The JavaScript Developer is a series of interviews with JS developers where they share their stories, inspirations and life lessons. This is the third part of the series. irene ros Irene Ros is an open source JavaScript developer with a focus on creating engaging, informative and interactive data-driven interfaces and visualizations. She worked for a number of years at IBM, the highlight of her experience there being the work at the Visual Communication Lab at IBM research. Today, Ros is the Data Visualization Practice Lead at Bocoup, a Boston-based open web technology company. Here are the excerpts from the interview:

Tell us something about yourself

I have been a programmer for about 20 years now. I remember learning Basic when I got my first computer at the age of 9 and I never really looked back. Granted, I can’t say I made anything useful back then, but I fell in love with the ability to make computers do things with a few instructions.

A line or two about the current project you are working on.

At Bocoup, I am the Data Visualization Practice Lead, working with our clients, engineers & community to continue pushing the boundaries of data visualization on the open web. This translates into having many projects at the same time – I am already thinking about our next OpenVis Conf 2015, several community projects that I run: MobileVis, Miso Project and Blocksplorer , as well as working with my fellow engineers and clients to build excellent data visualization stories and interfaces.

What made you choose programming as a profession?

I’ve always really enjoyed math and science as a child, and computing seemed like the applied way to use those skills. I was thankful to be in an educational system that recognized such preferences early on and had wonderful supporting structures to enable me. Right now I feel like engineering is an open door to a variety of fields.

Tell us something about the first project you worked on: what was it, how you went about figuring it out, the obstacles you faced, the outcome, etc.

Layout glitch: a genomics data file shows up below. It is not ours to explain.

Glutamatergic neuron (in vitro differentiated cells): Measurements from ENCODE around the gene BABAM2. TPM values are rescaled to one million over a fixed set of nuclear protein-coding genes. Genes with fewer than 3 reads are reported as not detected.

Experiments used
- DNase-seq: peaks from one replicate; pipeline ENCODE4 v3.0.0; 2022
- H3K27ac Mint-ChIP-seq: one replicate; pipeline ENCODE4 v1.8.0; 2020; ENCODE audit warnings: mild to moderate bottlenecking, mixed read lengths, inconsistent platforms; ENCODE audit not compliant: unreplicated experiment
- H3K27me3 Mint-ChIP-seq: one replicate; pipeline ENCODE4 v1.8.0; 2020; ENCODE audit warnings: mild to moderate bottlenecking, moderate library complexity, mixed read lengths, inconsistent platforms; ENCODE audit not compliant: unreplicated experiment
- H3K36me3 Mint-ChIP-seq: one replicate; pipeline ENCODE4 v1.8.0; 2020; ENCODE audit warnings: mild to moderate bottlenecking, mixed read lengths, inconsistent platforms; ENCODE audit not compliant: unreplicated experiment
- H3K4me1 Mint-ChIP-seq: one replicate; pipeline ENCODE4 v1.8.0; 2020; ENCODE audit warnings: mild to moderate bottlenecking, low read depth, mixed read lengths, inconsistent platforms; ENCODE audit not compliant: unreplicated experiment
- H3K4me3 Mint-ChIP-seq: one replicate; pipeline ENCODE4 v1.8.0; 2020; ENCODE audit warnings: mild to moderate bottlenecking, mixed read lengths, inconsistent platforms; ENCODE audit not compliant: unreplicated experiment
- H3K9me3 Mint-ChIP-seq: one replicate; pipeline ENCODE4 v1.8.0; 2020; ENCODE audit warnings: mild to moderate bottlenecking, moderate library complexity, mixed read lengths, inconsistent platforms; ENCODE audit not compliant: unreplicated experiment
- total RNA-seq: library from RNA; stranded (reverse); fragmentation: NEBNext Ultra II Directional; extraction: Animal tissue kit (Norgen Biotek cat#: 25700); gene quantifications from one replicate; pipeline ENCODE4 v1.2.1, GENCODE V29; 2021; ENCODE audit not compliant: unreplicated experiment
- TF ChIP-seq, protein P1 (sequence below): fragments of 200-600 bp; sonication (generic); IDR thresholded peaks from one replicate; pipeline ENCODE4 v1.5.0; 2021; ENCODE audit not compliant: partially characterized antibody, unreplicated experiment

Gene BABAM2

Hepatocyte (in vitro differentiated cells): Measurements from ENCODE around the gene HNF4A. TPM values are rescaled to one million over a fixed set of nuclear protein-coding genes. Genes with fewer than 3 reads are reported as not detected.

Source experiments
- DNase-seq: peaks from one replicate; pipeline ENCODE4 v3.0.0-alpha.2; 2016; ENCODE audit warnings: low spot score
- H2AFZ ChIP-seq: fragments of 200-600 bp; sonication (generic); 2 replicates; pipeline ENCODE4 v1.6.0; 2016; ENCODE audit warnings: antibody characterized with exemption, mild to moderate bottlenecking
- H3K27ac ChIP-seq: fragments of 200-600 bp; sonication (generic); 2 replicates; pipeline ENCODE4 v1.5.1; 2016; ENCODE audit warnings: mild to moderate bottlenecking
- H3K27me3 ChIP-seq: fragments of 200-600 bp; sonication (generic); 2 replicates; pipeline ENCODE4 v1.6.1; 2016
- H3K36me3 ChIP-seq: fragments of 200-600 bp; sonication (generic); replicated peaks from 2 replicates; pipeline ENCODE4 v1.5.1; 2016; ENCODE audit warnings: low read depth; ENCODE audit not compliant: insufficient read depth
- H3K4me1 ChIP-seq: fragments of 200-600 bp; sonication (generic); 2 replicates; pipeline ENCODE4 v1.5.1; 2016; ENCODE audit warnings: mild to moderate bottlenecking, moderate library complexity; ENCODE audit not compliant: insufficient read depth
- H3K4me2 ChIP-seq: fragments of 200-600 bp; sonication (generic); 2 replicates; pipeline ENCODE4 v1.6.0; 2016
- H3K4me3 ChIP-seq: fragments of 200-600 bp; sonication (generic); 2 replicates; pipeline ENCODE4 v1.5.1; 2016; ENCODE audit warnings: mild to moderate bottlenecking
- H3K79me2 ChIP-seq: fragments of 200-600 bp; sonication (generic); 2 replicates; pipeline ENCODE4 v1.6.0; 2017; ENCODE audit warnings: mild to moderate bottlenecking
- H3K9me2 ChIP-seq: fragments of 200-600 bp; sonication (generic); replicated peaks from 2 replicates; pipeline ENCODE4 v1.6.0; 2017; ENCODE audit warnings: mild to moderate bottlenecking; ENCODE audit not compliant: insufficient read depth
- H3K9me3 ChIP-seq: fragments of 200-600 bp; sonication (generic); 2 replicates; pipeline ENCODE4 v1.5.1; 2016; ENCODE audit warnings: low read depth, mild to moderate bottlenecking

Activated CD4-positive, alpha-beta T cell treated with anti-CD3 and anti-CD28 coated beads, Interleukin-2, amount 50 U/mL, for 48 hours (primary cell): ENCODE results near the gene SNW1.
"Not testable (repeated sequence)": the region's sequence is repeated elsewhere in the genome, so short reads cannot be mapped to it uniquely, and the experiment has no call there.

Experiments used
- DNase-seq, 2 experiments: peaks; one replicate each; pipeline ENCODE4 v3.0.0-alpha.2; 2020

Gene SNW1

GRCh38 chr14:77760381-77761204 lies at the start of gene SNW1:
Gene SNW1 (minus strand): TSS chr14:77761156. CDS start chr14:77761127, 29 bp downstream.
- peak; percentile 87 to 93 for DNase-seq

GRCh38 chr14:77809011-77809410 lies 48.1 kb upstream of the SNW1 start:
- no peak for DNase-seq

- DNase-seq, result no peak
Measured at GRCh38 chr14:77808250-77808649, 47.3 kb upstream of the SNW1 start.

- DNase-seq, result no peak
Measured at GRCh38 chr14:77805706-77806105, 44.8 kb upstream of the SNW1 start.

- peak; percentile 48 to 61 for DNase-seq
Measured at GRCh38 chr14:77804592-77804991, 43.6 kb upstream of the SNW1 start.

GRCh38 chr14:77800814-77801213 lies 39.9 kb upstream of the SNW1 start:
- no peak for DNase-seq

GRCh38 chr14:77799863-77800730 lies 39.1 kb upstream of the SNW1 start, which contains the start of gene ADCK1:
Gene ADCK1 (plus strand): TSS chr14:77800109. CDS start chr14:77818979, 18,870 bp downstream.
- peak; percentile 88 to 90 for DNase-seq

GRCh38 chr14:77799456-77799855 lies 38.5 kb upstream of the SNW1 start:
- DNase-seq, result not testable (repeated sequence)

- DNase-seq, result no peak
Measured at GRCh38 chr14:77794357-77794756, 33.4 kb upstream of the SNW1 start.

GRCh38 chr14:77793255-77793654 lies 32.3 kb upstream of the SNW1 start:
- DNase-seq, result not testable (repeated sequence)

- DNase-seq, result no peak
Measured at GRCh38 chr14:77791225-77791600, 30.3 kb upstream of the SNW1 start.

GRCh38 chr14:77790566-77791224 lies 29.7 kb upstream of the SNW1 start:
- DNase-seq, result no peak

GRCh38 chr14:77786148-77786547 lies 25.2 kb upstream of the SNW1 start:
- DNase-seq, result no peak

Wow it’s been so long, I can’t really remember the first. One of my early big college projects involved figuring out a large open source portal system with the goal of adding real time chat to it. This was probably close to 10 years ago, so it was kind of a crazy idea. That’s when I learned the importance of well documented code and open source communities. Not surprisingly I ended up at Bocoup, where writing good open source software is one of our highest priorities.

You have worked on several data visualization projects. How and why do you think JavaScript as a language helped in these projects?

JavaScript allows me to very quickly prototype visualizations and be able to share them with lots of other folks on the web. There are many libraries today that are changing the way we create data viz on the web, and I’m thrilled to be working in an environment that offers so much.

Two most important data visualization tips or best practices you want to share with our readers.

Know your data – 95% of data visualization work is data crunching. Learn enough statistical methods to make sure you’re being honest with your audience and making the right conclusions. Learn your visualization methods – there are so many ways to visualize data and each is best applicable in certain situations. Learn when and how to look at various data.